How to visit Cuba in 2015 before the crowds do

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Our guide to visiting Cuba in 2015 // photo by Balint Földesi [Flickr Creative Commons]
Unless you’ve been living under a rock, you probably already know that Cuba and the United States are renewing ties. At the end of last year, the United States and Cuba announced a revival of diplomatic relations, and while travel is still restricted for Americans, there are ways for United States citizens to visit the country. (Note that “tourist travel” is still prohibited. To keep up-to-date on travel restrictions, we recommend checking out WikiTravel as a starting point for research).

One of many vintage cars in Cuba // photo by kayugee [Flickr Creative Commons]
One of the many beautiful and colorful streets in Trinidad // photo by Bud Ellison [Flickr Creative Commons]

For those of you who are curious about visiting the island, which is only 90 miles off the coast of Florida, the lift on the travel ban comes as good news. So when (and how) is the best way to visit Cuba?

How to Visit Cuba in 2015 Before the Crowds

Cuba is already a popular destination among European vacationers, and we’re willing to bet that the island (the biggest in the Caribbean) will become one of the most popular island destinations once American tourists are allowed to travel without restrictions. The sooner you can visit, the better, because commercial tourism is likely to take over and shift island life away from its current state.

Cayo Levisa in Cuba // photo by Didier Baertschiger [Flickr Creative Commons]

To experience Cuba with the allure of the way it is today, with its nostalgic 1950s look and feel (from before the Kennedy administration), there are certain things to consider, especially in regards to booking a flight and finding a place to stay.

Getting There

While there are currently no direct airlines flying to Cuba from the United States, it is still possible to fly into Cuba through a non-direct route. Thousands of U.S. citizens visit the country every year (illegally), even before the traveler’s ban was lifted. You’ll need to fly through Canada, Mexico, the Caymans or another country to get there without the help of a charter. You can book a flight online through a non-U.S. carrier. We recommend visiting to get started.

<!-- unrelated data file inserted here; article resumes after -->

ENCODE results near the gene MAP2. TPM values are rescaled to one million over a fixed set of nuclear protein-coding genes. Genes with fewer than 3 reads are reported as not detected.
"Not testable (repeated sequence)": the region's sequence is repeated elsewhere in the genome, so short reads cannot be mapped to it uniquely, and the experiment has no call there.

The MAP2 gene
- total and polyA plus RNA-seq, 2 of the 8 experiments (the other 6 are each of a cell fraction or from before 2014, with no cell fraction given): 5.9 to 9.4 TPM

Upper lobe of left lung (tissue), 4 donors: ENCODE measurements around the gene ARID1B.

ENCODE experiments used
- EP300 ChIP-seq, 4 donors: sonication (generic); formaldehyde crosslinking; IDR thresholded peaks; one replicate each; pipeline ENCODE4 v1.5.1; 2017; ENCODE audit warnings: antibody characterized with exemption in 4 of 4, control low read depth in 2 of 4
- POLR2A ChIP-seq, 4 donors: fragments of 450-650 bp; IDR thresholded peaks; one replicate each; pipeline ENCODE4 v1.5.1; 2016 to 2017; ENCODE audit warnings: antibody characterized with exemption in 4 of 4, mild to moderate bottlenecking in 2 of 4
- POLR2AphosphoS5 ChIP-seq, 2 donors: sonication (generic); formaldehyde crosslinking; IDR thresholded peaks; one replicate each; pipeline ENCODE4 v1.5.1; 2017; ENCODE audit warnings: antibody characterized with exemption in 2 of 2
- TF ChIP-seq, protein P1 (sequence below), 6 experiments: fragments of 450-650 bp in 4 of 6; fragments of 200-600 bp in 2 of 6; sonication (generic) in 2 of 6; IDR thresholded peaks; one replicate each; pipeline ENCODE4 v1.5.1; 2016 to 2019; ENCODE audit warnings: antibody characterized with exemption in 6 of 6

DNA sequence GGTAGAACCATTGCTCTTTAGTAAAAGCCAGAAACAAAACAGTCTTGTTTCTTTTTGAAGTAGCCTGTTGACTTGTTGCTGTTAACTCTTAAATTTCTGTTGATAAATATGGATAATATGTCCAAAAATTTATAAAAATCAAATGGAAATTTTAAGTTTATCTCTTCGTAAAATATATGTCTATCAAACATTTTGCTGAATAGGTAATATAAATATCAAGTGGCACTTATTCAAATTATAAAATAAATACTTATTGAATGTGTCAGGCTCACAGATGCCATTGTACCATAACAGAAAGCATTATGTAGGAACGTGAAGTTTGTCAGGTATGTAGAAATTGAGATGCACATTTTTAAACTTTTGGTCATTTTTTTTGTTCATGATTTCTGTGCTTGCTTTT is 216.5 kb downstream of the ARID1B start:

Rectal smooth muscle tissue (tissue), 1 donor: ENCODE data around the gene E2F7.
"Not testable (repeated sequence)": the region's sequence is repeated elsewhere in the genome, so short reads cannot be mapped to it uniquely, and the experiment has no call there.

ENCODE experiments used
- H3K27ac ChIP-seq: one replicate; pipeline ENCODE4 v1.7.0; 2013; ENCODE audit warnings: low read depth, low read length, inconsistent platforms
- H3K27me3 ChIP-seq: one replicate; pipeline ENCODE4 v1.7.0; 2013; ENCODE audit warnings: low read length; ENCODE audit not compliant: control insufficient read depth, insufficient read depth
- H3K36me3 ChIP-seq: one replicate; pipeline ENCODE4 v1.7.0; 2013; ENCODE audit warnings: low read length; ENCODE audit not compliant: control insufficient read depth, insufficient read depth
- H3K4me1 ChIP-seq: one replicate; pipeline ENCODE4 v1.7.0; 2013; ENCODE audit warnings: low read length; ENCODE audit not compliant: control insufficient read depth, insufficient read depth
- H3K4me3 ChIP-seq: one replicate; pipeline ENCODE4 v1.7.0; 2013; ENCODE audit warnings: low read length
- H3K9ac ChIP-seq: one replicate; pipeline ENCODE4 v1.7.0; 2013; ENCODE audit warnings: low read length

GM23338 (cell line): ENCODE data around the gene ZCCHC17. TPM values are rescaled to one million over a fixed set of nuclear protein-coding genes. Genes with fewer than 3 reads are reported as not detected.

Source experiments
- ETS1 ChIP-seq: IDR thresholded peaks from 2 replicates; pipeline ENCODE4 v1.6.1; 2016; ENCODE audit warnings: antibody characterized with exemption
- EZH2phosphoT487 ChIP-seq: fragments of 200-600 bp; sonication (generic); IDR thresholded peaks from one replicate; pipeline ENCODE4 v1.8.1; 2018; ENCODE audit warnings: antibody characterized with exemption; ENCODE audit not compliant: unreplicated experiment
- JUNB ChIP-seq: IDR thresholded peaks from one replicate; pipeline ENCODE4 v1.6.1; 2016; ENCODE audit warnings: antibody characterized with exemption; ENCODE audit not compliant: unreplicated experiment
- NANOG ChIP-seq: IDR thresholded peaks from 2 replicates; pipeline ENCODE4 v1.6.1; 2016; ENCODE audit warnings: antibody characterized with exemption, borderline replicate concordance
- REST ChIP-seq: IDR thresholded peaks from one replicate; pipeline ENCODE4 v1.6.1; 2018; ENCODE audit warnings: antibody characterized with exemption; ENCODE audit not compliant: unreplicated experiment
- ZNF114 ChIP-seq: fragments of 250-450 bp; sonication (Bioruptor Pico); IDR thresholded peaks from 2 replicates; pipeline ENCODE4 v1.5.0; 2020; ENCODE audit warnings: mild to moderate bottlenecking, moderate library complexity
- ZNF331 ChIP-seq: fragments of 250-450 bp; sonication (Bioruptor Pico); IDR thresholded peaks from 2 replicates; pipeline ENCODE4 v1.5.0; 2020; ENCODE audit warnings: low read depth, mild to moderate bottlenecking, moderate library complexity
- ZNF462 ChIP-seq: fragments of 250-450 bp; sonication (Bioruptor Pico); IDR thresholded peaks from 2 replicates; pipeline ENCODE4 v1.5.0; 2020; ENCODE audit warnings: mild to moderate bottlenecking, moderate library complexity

Taxi bicyclist in Trinidad // photo by Bud Ellison [Flickr Creative Commons]


In its current state, there are no major hotel or resort chains in Cuba. On top of that, non of the standard American booking sites show listings in Cuba — from Priceline to TripAdvisor, it seems near to impossible to book a place to stay online. But don’t worry, we’ve aggregated a list of European sites with hotels and vacation rentals in Cuba, so it’s easy to find the accommodation that’s right for you by visiting our city page here.

We’d definitely stay at this Airbnb listing in Cuba. Get all the details at

In the future, travel to Cuba will become easier and easier, and eventually American citizens will be able to visit as easily as we do to any other destination in the Caribbean. Of course, we recommend going as soon as you get the chance so you can beat the inevitable wave of tourists. Visit Old Havana, take a hike at Pico Turquino and enjoy the beaches at Playa Paraiso.

Playa Ancon, Trinidad de Cuba // photo by neiljs [Flickr Creative Commons]

If you have any other questions on traveling to Cuba, be sure to let us know in the comments! 


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